My Friend is a Palestinian Bedouin:  XII. Individualism versus Collectivism. Friendships

My Friend is a Palestinian Bedouin: XII. Individualism versus Collectivism. Friendships

Daniel Weishut, Psy.D.

In previous essays, I explained the topical area, relevance and scope of the study. After that, I proposed the methodology for this study. I also presented a literature study on intercultural issues and friendship, and also provided background information on the life of the Jahalin Bedouins. IN the next set of essays, I continue with the discussion of Hofstede’s four cultural dimensions: individualism versus collectivism, uncertainty avoidance, masculinity versus femininity, and power distance. Each essay will relate to a series of topics exemplifying the cultural differences for this dimension. Each topic will include an illustration of an intercultural situation (“story of friendship”), a discussion of several of its aspects, and my personal experience of the topic. I will finish my presentation of each dimension with a general discussion of my experience of the this specific cultural dimension.

Stories of friendship

The following essays include about twenty more stories and provide in addition numerous examples of events that occurred throughout the friendship. Clearly, events do not occur according to specific cultural dimensions. They are interlinked. Therefore, in any illustration it will be possible to discern a variety of themes and topics. Many topics are related to more than one dimension. For instance, the topic “meals and table manners” was placed in one of essays regarding “individualism versus collectivism”, though it is related also to uncertainty avoidance. The opposite is true for the topic “mine and yours”, which is placed in the essay on “uncertainty avoidance” though from a content-analysis perspective it would belong in the field of individualism/collectivism. Furthermore, some of the stories of friendship could have easily been used as examples of other cultural dimensions. The choice concerning the placement of topics was based on the challenges and the opportunities as I experienced them within the realm of the friendship, more than on their anthropological content. Still, it is impossible to dissect a friendship into independent pieces and it thus is inevitable that there will be a recurrence of similar themes throughout the essays to come.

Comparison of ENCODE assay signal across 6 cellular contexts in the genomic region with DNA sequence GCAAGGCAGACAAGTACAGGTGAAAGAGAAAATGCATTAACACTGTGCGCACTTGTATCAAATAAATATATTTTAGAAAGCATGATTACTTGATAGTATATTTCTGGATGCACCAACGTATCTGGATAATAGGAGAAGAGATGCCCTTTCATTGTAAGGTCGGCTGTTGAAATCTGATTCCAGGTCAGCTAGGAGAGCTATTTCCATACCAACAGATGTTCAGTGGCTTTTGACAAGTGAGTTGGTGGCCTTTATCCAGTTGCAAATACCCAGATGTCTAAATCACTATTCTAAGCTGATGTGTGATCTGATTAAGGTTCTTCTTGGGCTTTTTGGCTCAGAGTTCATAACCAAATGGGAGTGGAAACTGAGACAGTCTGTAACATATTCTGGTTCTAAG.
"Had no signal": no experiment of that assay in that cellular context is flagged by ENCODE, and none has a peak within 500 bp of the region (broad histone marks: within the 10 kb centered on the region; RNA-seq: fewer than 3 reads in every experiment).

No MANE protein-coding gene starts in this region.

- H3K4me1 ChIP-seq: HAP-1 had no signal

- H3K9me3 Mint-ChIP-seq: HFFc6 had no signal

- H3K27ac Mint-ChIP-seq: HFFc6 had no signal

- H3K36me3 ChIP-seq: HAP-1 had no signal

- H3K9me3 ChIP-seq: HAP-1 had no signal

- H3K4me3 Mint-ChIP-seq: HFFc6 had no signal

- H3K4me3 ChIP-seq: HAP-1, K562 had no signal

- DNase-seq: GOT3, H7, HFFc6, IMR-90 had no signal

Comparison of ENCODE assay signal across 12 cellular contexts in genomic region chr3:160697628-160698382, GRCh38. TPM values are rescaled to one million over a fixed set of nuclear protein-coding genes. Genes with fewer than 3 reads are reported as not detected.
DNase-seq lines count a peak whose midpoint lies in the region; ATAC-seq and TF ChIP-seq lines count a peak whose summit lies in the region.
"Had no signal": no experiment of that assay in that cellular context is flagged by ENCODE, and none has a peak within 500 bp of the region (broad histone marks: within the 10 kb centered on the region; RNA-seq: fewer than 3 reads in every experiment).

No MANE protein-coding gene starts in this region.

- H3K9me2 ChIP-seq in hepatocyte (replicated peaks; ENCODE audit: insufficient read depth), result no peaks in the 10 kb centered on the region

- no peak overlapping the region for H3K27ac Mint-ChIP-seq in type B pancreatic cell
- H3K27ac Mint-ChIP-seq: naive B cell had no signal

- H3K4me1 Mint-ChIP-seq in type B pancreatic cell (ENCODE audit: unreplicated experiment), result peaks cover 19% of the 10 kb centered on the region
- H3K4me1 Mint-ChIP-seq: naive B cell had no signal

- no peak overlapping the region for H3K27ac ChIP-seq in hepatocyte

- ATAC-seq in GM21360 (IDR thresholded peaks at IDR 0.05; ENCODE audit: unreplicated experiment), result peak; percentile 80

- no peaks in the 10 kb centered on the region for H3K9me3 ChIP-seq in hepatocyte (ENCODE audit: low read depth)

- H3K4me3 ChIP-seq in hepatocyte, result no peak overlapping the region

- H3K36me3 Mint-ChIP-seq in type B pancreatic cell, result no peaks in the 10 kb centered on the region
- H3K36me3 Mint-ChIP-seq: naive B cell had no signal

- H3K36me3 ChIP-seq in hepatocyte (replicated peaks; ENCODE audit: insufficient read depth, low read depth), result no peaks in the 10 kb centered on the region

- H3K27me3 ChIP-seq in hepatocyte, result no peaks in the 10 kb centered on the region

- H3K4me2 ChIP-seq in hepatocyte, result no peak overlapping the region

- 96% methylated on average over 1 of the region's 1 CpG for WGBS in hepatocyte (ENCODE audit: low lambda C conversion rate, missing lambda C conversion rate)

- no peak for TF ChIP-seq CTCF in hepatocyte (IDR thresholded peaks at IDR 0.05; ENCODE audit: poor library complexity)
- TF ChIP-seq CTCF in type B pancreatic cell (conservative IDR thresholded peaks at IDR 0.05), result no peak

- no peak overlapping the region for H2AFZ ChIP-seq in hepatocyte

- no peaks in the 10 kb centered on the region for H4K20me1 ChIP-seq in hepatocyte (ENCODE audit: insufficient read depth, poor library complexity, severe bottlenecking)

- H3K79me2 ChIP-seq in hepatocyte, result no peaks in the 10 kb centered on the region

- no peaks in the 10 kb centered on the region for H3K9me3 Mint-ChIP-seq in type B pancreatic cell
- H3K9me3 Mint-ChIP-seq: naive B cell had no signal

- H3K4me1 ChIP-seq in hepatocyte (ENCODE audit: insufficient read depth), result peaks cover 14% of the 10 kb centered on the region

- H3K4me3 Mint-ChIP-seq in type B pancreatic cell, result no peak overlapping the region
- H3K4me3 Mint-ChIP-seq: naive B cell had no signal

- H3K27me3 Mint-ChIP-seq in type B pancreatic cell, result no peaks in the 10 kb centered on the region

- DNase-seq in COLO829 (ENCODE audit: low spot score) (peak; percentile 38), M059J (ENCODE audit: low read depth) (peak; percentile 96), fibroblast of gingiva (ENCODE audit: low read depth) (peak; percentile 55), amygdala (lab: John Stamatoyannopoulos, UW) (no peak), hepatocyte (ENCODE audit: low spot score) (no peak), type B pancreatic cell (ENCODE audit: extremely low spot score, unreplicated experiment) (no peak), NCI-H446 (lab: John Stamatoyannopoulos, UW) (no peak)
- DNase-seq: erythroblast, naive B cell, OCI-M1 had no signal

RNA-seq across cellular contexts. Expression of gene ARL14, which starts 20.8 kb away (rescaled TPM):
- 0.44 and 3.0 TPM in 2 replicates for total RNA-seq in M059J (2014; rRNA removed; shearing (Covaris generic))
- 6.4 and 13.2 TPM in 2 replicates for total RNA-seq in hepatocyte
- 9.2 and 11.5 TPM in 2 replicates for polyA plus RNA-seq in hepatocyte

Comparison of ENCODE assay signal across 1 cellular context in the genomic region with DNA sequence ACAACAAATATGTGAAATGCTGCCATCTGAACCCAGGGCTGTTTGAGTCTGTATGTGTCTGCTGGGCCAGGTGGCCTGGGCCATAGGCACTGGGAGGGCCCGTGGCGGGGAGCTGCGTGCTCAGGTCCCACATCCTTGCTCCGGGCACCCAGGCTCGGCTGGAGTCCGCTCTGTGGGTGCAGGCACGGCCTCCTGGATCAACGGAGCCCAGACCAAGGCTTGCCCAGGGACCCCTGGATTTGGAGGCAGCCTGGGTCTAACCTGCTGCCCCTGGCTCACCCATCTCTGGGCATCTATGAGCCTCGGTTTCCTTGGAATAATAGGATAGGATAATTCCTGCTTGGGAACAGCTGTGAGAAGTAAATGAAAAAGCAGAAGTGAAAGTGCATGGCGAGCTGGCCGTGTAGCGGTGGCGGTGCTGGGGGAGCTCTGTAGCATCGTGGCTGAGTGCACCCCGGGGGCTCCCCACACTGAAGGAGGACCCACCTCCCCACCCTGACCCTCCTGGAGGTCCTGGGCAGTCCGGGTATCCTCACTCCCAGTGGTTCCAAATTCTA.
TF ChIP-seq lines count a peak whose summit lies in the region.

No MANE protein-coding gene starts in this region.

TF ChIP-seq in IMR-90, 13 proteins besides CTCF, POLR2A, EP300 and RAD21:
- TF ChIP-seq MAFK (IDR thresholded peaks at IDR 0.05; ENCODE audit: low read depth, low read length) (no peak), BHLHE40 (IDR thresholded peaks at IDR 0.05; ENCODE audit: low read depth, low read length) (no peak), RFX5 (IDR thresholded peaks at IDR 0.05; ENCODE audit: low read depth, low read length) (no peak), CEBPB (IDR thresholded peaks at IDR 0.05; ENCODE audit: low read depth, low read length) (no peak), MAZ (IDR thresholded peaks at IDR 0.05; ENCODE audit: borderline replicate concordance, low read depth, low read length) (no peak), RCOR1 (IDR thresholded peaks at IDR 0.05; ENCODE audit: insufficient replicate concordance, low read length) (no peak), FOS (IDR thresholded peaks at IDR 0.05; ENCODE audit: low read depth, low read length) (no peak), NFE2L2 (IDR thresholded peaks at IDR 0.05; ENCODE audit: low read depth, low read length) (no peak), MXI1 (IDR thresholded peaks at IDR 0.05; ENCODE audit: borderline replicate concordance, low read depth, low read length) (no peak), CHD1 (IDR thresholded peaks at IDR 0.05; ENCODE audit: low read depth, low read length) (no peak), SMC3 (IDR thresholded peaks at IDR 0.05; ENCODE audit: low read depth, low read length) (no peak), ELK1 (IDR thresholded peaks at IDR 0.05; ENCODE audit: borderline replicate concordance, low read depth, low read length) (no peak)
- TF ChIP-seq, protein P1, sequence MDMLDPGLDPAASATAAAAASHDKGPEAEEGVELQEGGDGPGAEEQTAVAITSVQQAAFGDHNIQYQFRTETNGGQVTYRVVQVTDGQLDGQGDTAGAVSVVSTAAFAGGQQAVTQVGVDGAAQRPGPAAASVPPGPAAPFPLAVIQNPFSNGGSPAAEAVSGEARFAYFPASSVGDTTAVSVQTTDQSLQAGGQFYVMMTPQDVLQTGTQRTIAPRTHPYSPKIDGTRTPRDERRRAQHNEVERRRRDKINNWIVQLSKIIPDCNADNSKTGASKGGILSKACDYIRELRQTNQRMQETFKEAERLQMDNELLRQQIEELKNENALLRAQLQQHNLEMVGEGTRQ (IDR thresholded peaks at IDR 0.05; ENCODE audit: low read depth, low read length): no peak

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Daniel WeishutDaniel J.N. Weishut, born in the Netherlands but living in Jerusalem, is a professional with a diverse background. He holds an MA in Clinical Psychology and an MBA in Integrative Business Administration, both from the Hebrew University in Jerusalem, and a PsyD in Clinical and Organizational Psychology from the Professional School of Psychology (Sacramento). He has about thirty years of experience in consultation and therapy with a wide variety of clients and issues, more than twenty years of practice in group facilitation, and over fifteen years of know-how in governance and management in various organizations.Daniel Weishut offers his services as a "Partner on the Way", while taking a world-view that people are diverse but equal. He works with a variety of clients, but his special interest is in work with those who have found themselves persecuted or otherwise in conflict with their social environment, because of their culture, identity or belief system. For example: migrants, expats, refugees, Holocaust survivors, soldiers, pacifists, and individuals from religious, cultural or sexual minorities. Daniel Weishut is a social activist and in this capacity he volunteers as Chairperson of the Israeli Association of Group Psychotherapy, as Member of the Membership Appeals Committee of Amnesty International and as forensic expert for the Public Committee Against Torture in Israel. He also is involved in raising awareness about the situation of Bedouins around Jerusalem; awareness which led among others to the writing of his dissertation "My friend is a Palestinian Bedouin: Challenges and opportunities in intercultural friendship".

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